Coming Back From Covid

Cassidy Smith, Journalist

image from wikipedia

     With the creation of a new vaccine and the start of winter, there have been many questions circulating about going back to school in person or not. A lot of students have their own preferences as well; although many say it’s harder to learn online, most agree that they feel that it’s safer to be online for some of the week if not everyday. 

     High school senior, Lauryn Whynott, states, “I think when the vaccines start coming out and people get vaccinated, we will be able to go fully back to school.”

However, another Senior, Lydia Comproski, expresses her concern: “I don’t even feel safe when walking in the hallway because it gets so crowded. I couldn’t imagine what it would be like with the whole school going through the hallways.” Currently, there are many ideas about what’s going to happen floating around the students of Ipswich High School.

     According to The New York Times, when it comes to going back to school, “much will depend on the course the virus takes over the next few months, as colder weather forces people indoors, where the virus spreads more easily.” Students of Ipswich seem to agree that the cold weather coming will have a big impact on classes. This is especially evident as recently the cases of COVID have been rising. When asked if she thought that winter would affect going back to school full time, Lydia said, “Yes, because it’s flu season and that on top of COVID will not be fun.” A lot of students hope that after getting through the winter, that we will be able to have a close to normal school in the spring.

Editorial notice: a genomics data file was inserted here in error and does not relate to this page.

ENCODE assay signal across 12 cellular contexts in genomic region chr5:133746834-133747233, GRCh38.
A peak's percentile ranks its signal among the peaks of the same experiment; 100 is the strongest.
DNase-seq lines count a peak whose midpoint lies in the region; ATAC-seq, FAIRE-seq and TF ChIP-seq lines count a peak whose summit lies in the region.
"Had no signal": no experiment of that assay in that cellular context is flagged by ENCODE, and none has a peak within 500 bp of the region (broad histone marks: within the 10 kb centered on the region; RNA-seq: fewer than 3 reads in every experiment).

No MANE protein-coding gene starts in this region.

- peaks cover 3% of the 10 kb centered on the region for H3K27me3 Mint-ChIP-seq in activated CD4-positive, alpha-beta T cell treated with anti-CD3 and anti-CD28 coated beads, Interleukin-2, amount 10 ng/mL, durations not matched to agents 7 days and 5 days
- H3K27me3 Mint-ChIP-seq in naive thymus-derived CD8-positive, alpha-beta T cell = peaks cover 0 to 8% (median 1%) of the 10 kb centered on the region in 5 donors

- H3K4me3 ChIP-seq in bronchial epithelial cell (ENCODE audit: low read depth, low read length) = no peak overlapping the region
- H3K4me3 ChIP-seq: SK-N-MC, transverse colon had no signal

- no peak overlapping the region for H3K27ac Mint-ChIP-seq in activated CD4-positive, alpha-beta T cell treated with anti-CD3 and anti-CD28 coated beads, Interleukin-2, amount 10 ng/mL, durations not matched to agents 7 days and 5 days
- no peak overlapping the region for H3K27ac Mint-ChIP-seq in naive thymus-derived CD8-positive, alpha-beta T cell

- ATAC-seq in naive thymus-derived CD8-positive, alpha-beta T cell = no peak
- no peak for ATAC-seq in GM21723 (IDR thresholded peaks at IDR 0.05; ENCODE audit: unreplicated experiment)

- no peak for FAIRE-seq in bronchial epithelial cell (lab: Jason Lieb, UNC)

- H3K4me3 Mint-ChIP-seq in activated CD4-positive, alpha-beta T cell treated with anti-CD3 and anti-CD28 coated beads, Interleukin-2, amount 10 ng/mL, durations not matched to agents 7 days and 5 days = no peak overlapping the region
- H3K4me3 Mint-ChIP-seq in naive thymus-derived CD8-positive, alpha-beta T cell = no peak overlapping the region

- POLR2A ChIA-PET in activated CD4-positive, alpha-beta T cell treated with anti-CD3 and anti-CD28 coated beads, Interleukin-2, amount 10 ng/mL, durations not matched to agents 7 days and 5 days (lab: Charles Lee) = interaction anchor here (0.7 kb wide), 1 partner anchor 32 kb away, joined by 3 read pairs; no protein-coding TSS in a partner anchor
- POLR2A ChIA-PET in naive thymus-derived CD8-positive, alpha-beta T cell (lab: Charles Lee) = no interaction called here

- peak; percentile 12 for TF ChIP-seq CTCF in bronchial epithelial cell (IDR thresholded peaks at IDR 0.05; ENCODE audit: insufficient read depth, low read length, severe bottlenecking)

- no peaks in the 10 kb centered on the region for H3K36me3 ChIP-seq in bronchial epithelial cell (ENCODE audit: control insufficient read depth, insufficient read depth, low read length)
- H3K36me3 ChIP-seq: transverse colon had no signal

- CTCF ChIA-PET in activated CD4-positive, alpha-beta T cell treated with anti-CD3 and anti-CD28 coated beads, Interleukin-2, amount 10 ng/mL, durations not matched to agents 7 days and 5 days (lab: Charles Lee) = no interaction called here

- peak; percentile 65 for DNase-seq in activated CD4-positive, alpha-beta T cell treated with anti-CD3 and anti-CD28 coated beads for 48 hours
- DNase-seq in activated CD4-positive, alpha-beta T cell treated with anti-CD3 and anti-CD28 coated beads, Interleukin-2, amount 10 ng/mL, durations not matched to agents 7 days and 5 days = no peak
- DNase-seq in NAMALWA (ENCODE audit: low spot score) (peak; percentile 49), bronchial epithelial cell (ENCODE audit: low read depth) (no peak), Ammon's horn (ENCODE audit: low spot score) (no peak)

Although many are not hopeful for a full return of school this school year, with the new use of the vaccine, there’s more of a chance of going back to normal sooner than later. In a CNN article Dr. Anthony Fauci, director of the National Institute of Allergy and Infectious Diseases says, “My hope and my projection is that if we get people vaccinated en masse so that we get that large percentage of the population, as we get into the fall, we can get real comfort about people being in schools, safe in school — be that K-12, or college.” 

     Currently, there’s a lot of back and forth over the topic, but Keigan Iwanicki, another high school student, sums up what a lot of her peers are thinking pretty well when she says, “There is no chance that we will be able to go to school fully without any risks of getting COVID-19, but in my opinion, Ipswich High School is capable of stretching safety precautions for the sake of children’s education and participation.”